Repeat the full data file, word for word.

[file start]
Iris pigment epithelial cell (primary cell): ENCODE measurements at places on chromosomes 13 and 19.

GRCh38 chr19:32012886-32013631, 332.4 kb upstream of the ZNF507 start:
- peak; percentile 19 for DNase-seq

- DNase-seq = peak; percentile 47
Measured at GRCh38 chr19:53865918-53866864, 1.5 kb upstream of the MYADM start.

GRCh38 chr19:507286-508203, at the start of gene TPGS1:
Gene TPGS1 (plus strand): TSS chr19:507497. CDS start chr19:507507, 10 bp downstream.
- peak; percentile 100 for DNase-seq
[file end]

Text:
Iris pigment epithelial cell (primary cell): ENCODE measurements at places on chromosomes 13 and 19.

GRCh38 chr19:32012886-32013631, 332.4 kb upstream of the ZNF507 start:
- peak; percentile 19 for DNase-seq

- DNase-seq = peak; percentile 47
Measured at GRCh38 chr19:53865918-53866864, 1.5 kb upstream of the MYADM start.

GRCh38 chr19:507286-508203, at the start of gene TPGS1:
Gene TPGS1 (plus strand): TSS chr19:507497. CDS start chr19:507507, 10 bp downstream.
- peak; percentile 100 for DNase-seq